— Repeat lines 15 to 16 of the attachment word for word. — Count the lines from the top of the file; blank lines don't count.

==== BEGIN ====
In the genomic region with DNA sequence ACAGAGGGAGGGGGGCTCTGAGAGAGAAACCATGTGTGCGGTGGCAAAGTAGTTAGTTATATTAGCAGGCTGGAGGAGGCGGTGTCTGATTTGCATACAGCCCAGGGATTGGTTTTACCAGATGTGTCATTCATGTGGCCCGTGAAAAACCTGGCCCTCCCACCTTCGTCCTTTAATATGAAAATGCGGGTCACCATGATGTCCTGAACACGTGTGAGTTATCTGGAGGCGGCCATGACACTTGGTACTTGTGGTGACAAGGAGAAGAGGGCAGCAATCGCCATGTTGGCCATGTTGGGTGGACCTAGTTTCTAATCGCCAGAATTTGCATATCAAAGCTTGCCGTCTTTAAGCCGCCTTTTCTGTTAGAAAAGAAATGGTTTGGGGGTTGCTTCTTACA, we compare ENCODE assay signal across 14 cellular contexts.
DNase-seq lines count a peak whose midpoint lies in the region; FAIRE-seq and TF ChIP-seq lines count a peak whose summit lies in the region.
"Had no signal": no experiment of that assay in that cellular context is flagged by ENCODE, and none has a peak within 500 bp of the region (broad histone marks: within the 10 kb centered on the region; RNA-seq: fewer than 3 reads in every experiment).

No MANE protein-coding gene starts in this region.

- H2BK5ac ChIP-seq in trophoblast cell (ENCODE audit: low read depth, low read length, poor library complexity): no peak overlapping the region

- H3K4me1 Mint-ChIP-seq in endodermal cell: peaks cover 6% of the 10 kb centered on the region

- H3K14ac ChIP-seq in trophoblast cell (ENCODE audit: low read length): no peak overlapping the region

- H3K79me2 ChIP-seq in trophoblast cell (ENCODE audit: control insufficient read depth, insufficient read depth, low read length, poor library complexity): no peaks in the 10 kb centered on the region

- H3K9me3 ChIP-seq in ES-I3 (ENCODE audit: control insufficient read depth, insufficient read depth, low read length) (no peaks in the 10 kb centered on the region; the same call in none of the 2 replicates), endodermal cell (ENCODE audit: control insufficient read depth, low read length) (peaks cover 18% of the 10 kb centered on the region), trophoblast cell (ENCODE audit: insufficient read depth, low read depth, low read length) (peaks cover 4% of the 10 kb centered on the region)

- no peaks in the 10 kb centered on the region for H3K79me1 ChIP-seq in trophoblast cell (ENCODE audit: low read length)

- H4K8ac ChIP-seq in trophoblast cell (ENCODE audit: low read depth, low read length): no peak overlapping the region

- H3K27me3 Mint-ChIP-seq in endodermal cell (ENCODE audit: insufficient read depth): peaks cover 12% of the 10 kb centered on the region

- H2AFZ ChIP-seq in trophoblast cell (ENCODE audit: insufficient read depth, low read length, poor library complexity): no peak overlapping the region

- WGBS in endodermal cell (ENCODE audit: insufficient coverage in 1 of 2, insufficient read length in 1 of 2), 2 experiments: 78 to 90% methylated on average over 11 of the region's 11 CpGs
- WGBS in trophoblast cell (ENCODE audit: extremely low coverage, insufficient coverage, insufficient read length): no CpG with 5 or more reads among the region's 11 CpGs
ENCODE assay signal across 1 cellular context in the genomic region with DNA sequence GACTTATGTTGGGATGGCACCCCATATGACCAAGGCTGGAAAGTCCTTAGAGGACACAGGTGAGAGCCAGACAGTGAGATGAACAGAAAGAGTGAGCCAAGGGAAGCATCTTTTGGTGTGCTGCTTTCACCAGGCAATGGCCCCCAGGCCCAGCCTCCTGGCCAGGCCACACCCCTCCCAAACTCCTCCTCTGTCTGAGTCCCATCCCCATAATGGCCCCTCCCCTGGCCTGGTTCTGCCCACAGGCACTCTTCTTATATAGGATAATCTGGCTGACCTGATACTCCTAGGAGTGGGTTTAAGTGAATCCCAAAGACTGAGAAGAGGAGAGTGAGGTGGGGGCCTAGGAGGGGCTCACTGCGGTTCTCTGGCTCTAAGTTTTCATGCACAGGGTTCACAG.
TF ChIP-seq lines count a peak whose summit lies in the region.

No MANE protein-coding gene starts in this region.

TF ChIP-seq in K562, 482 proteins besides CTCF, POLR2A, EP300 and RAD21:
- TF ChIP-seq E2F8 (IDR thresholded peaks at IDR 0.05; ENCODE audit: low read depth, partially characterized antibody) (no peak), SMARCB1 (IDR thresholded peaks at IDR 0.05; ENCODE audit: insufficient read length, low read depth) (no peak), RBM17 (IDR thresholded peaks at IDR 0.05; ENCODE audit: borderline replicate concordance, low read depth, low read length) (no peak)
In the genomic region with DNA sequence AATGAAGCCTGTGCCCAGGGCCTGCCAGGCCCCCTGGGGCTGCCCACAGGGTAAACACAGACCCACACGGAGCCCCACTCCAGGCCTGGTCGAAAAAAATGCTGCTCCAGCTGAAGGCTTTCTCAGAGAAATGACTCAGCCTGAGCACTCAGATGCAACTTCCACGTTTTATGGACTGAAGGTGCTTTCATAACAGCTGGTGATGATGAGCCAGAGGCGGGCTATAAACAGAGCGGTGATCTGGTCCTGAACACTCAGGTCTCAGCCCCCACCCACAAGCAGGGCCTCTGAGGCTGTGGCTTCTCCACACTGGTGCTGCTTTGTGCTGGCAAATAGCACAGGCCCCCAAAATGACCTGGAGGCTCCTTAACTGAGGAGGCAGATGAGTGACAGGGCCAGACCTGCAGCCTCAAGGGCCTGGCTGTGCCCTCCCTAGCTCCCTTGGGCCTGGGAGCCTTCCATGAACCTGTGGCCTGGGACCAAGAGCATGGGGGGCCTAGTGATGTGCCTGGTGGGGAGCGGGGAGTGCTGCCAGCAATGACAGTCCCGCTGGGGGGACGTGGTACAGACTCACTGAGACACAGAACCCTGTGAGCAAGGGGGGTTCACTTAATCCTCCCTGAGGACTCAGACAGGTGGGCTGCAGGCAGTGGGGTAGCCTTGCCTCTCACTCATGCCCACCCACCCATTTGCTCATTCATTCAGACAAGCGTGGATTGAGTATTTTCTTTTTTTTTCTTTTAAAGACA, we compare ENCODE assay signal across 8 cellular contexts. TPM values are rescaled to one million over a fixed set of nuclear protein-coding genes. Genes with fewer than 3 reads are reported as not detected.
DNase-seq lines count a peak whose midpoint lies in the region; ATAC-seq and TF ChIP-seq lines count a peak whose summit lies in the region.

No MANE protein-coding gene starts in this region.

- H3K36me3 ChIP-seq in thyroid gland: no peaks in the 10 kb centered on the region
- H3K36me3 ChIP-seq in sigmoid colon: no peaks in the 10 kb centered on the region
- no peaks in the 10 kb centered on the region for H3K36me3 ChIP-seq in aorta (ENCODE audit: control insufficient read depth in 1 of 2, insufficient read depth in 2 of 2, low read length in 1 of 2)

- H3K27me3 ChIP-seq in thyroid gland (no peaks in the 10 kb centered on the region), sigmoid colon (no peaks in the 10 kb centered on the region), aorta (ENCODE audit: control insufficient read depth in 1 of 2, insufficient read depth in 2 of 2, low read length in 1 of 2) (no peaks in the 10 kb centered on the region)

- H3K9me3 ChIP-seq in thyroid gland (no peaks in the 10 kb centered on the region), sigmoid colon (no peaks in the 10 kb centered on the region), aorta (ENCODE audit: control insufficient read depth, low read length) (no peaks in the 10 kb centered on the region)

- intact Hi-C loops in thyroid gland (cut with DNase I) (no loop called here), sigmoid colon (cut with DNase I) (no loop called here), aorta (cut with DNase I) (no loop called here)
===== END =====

- WGBS in trophoblast cell (ENCODE audit: extremely low coverage, insufficient coverage, insufficient read length): no CpG with 5 or more reads among the region's 11 CpGs
ENCODE assay signal across 1 cellular context in the genomic region with DNA sequence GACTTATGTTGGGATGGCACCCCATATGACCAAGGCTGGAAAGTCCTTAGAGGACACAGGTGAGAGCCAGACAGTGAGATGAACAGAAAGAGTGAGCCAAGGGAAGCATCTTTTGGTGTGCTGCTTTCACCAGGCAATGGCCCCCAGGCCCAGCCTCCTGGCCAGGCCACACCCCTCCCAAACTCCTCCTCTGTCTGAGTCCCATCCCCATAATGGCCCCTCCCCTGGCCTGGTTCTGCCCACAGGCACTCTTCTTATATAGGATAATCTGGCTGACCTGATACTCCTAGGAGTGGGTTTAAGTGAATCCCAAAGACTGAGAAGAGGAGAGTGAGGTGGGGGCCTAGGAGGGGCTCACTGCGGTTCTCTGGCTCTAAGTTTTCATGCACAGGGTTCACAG.